• April
    2019-05-11 20:40

    Ugh, you can't leave me with that ending!

  • Priscilla
    2019-04-25 23:32

    Seriously? SERIOUSLY?!Okay, here's some first impressions:1) Awesome.2) Great.3) EFFING awesome.4) Manchee!!5) Seriously?!6) Non-stop, action, adventure, twists, unexpected relationships, character development unlike any other, heartache, anticipation, lovely, sweet, horror, anger, unique writing style, original and fresh.7) Seriously chaos walking.Watch out for a video review tomorrow :)

  • Laini
    2019-05-12 19:33

    Hard to know how to rate this book. It is amazing and powerful, but so sad it made me angry and made me not want to recommend it to anyone. If you're up for a punch in the stomach. . . here's your book.

  • Megs ♥
    2019-05-17 19:19

    In this absorbing world Patrick Ness created, only men exist. All of the men can hear each other's thoughts, and these thoughts are called noise. When you turn 14 you become a man, and the anticipation for this is astounding.Todd Hewitt is about to become a man. He was told that there are no woman, because they were all killed off. One day, when he's out with his dog, Manchee, he finds a spot where there is no noise. Surely, he thinks, this is impossible. Soon he is confused further, when his parents tell him he must leave his town, Prentisstown, and venture to a new town. He never thought other towns existed.I felt that this book picked up really quickly, and will demand your attention, with action and suspense that keep you constantly guessing. The adventure in this book is amazing. Todd's being chased, he's learning new things every minute, and finding out about all of the untruths he's been grown up to believe. The plot is moves so quickly, but there are a few slow parts that I struggled through. Not many, though.The ideas here are very creative, especially in regards to the noise. It was interesting to see what animals would have to say (not much of interest, actually) and how differently the various characters Todd encounters along his journey have dealt with the problem of broadcasting their thoughts. As far as characters go, it was easy to feel for them, because they felt very real. Todd has flaws that make him more loveable in my opinion. Manchee, his dog is another fun character that made me laugh.The concept of this book was just so unique. The writing is well done, despite the fact that Todd's thoughts were often not grammatically correct. It was annoying reading through them in the very beginning, but then it get's quite easier to read after a few pages. I cruised through this book thinking it was going to be rated 4 stars...until the ending. The narrative is dark, but the ending is even darker and, it's an emotional sucker punch. The book has one brilliant cliff-hanger ending that will make you want to immediately get book two.This book truly impressed me. Recommended to all action, adventure, dystopian lovers.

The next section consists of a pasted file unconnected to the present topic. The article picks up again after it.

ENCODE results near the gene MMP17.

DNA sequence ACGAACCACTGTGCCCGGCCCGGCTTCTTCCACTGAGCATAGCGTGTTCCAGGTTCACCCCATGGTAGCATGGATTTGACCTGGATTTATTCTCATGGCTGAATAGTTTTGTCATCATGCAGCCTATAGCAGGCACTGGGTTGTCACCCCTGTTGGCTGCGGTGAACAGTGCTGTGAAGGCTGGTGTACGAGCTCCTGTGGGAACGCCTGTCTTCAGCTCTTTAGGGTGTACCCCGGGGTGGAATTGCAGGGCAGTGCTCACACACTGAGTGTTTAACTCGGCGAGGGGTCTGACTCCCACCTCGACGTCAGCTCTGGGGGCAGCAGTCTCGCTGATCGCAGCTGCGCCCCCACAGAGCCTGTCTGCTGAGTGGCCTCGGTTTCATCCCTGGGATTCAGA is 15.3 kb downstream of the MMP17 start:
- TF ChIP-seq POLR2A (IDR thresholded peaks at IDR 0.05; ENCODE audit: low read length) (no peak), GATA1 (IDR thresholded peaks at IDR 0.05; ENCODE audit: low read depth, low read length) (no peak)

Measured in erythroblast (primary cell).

• Samantha
    2019-05-17 19:31

    Edit: I originally rated this book 2.5 stars, but on further consideration, it is more of a 1.5-2 star book for me.The writing and themes explored in this book are excellent. The writing style is unique and part of the world building in a lot of ways. I found the actual plot, particularly the "twists", as well as the characters, especially the villains, to be lacking. A predictable plot and villains who are evil for the sake of being evil can really kill a story for me and that's what happened here. I will not be continuing with this series.

  • Nancy
    2019-05-04 15:23